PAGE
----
• Bio-diesel production will be taken up from non-edible oil seeds in waste / degraded / marginal lands.

  • The focus would be on indigenous production of bio-diesel feedstock and import of Free Fatty Acid (FFA) based such as oil, palm, etc., would not be permitted.

  • Bio-diesel plantations on community / government / forest wastelands would be encouraged while plantation in fertile irrigated lands would not be encouraged.

  • Minimum Support Price (MSP) with the provision of periodic revision for bio-diesel oil seeds would be announced to provide fair price to the growers. The details about the MSP mechanism, enshrined in the National Biofuel Policy, would be worked out carefully subsequently and considered by the Biofuel Steering Committee.

  • Minimum Purchase Price (MPP) for the purchase of bio-ethanol by the Oil Marketing Companies (OMCs) would be based on the actual cost of production and import price of bio-ethanol. In case of biodiesel, the MPP should be linked to the prevailing retail diesel price.

  • The National Biofuel Policy envisages that biofuels, namely, biodiesel and bio-ethanol may be brought under the ambit of “Declared Goods” by the Government to ensure unrestricted movement of biofuels within and outside the States. It is also stated in the Policy that no taxes and duties should be levied on bio-diesel.


Biofuels have been widely publicised as a way to reduce greenhouse gas emissions. But researchers from University of Washington shows that some of the most popular current biofuel stocks might have exactly the opposite impacts than intended. The study highlights relative impacts of major biofuel sources like corn, grasses, fast-growing trees and oil crops on the environment in terms of water and fertilszer use and other criteria to calculate the environmental footprint of each crop. The study was published in the June issue of the journal Conservation Biology.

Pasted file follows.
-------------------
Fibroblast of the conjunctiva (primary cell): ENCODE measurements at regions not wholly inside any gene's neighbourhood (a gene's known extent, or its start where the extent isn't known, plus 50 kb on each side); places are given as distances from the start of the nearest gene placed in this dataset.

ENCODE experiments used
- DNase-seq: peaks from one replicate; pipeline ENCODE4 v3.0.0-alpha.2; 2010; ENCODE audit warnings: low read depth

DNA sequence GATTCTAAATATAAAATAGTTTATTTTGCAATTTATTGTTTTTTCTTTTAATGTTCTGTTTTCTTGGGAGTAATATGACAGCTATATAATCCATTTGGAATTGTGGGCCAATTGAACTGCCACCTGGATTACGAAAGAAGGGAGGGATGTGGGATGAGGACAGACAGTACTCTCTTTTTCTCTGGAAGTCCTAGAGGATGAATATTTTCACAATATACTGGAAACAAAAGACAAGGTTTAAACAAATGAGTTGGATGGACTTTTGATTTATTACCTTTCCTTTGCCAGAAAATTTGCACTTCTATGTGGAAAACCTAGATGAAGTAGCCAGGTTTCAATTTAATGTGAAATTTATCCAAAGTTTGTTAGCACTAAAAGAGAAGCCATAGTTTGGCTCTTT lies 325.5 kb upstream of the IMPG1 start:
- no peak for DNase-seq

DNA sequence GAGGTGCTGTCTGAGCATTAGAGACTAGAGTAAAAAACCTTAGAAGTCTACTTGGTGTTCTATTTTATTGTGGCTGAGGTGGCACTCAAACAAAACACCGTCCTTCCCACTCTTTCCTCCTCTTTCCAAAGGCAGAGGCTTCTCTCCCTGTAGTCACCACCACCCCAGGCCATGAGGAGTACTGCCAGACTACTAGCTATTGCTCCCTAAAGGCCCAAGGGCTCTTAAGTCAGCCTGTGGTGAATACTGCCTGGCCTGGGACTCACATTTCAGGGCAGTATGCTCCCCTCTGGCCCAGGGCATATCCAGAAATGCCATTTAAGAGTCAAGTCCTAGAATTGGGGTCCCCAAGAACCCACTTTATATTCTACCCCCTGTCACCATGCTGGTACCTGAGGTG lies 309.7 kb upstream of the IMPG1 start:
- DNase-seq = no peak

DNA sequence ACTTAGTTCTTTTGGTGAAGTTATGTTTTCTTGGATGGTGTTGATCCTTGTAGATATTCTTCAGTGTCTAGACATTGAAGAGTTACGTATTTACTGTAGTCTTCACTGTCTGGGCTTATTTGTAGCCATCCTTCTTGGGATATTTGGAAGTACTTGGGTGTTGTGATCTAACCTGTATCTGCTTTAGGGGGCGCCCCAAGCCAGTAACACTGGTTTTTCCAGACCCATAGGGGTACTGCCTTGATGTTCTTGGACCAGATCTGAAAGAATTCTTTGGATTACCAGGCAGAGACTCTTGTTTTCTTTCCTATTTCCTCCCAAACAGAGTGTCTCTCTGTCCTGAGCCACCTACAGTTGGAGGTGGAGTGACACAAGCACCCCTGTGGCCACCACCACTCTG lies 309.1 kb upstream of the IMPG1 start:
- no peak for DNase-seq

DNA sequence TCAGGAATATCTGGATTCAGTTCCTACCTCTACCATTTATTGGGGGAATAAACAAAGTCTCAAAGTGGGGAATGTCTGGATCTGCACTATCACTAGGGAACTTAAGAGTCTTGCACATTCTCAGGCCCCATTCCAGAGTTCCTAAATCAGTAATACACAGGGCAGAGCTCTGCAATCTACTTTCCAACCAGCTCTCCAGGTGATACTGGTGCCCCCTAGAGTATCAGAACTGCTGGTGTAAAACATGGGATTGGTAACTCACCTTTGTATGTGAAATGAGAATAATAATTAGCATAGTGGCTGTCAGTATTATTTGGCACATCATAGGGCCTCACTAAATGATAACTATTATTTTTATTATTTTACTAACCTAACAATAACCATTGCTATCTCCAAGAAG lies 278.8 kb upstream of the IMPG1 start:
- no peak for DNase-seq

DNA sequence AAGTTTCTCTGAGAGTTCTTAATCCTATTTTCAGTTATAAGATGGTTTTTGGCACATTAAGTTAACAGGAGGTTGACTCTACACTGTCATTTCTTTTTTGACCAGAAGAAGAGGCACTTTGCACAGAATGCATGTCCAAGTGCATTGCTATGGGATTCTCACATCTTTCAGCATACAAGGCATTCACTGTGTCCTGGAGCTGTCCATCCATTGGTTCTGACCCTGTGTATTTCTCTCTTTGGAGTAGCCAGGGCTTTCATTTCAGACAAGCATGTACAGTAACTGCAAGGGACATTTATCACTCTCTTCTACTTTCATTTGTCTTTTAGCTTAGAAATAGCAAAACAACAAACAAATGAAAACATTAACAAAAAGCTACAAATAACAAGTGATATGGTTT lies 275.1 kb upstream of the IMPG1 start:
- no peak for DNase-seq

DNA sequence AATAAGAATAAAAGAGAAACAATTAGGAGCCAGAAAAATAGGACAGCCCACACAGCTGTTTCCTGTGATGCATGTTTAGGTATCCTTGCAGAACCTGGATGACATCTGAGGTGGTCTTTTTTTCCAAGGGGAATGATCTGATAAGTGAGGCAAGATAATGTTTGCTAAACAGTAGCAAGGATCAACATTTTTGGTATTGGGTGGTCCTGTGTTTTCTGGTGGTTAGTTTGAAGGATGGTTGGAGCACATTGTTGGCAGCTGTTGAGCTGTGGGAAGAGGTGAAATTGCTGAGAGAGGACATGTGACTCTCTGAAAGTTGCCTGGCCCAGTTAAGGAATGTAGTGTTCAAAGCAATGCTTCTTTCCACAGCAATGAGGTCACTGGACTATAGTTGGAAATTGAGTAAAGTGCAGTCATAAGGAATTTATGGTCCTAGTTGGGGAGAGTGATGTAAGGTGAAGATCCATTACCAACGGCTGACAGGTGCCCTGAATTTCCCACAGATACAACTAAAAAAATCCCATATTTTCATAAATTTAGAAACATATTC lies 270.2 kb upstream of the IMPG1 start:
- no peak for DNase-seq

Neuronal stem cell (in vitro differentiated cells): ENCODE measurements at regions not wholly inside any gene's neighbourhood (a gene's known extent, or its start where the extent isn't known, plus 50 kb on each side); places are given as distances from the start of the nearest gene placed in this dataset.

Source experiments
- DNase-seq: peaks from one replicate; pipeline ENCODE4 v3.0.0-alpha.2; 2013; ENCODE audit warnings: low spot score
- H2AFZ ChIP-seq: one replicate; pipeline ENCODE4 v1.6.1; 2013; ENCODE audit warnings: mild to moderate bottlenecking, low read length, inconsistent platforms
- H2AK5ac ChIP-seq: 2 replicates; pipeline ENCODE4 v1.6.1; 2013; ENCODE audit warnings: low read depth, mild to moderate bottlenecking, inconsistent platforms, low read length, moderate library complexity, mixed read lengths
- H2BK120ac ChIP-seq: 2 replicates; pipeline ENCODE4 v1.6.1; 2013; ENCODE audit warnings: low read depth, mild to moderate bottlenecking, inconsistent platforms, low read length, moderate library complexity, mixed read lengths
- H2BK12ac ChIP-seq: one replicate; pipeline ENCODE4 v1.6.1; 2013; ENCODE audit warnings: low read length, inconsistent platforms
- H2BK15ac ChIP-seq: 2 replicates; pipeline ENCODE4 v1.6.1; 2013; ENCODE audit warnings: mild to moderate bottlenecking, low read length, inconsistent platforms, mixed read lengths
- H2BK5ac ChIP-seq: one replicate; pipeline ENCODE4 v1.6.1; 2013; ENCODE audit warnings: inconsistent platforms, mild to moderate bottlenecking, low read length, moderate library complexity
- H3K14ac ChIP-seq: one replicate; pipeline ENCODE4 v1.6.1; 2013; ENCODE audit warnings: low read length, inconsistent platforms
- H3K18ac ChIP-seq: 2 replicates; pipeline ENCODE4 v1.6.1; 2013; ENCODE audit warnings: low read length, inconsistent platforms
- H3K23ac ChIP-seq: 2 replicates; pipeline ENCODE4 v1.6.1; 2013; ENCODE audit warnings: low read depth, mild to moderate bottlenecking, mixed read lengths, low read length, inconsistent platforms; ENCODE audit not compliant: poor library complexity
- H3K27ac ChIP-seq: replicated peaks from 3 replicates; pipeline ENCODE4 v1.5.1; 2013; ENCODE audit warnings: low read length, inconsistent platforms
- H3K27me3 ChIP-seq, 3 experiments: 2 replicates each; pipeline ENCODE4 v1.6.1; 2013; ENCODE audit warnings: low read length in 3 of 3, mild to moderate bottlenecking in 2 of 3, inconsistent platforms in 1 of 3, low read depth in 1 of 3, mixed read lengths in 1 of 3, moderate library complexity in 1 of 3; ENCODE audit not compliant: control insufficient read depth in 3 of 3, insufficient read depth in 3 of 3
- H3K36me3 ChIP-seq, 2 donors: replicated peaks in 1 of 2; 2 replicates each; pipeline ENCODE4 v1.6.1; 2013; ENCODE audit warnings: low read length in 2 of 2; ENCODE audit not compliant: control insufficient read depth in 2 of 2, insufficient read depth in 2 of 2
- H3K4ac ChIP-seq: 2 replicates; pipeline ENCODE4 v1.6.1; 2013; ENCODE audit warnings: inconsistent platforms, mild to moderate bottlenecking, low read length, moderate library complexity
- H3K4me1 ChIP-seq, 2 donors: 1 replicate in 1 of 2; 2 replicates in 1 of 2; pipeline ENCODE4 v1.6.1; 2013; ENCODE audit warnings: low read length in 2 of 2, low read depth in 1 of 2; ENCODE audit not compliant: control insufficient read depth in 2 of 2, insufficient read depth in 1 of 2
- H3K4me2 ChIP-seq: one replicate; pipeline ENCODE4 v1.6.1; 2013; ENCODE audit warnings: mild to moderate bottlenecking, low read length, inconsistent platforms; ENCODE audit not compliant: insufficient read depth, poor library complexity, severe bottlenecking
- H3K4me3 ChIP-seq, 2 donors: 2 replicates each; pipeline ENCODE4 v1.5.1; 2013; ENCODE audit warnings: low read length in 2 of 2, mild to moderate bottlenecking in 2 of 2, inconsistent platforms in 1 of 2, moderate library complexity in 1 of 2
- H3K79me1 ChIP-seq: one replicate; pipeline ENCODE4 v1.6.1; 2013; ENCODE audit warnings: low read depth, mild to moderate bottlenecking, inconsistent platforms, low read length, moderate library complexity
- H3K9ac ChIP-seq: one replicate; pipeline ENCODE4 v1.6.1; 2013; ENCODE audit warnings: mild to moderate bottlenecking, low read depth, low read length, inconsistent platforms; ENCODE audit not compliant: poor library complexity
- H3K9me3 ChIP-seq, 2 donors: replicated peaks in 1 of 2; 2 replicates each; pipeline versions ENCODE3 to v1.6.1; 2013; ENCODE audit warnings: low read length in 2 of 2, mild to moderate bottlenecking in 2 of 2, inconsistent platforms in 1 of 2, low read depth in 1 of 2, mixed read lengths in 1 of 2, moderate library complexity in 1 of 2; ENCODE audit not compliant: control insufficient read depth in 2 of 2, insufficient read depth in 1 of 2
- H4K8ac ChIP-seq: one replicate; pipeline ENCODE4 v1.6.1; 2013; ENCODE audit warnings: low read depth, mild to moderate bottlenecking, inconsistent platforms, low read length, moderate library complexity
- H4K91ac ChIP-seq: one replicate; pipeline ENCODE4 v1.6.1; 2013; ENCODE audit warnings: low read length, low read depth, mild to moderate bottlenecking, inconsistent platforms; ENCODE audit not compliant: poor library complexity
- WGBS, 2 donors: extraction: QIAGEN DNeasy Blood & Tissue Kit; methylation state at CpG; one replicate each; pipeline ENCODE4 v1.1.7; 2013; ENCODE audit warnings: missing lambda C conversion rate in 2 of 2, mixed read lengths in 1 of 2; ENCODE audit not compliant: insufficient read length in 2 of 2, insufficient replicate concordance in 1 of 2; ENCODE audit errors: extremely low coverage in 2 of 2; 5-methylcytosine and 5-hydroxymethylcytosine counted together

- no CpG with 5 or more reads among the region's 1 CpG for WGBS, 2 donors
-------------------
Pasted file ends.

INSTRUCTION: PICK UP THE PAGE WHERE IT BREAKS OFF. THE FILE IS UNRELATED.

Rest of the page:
The study looked at factors such as the energy needed to produce a renewable fuel source

compared with how much energy is produced, the impact on soil fertility and effects on food supply when fuels based on crops such as corn and soybeans are mixed with fossil fuels. Based on those factors, the authors determined that cornbased ethanol is the worst alternatives.

The authors argue that because such large amounts of energy are required to grow corn and convert it to ethanol, the net energy gain of the resulting fuel is modest. On the other hand using a crop such as switchgrass, common forage for cattle, would require much less energy to produce the fuel, and using algae would require even less.

For example, farmers who plant only corn because it is suddenly profitable, and don't rotate with crops such as soybeans, are likely to greatly deplete their soil, which could limit crop growth and promote soil erosion. According to a study from the European Environment Agency, increased demand for fuel crops could have serious damaging impacts on wildlife, water and soils as more of Europe's agricultural land is handed over to biofuel production.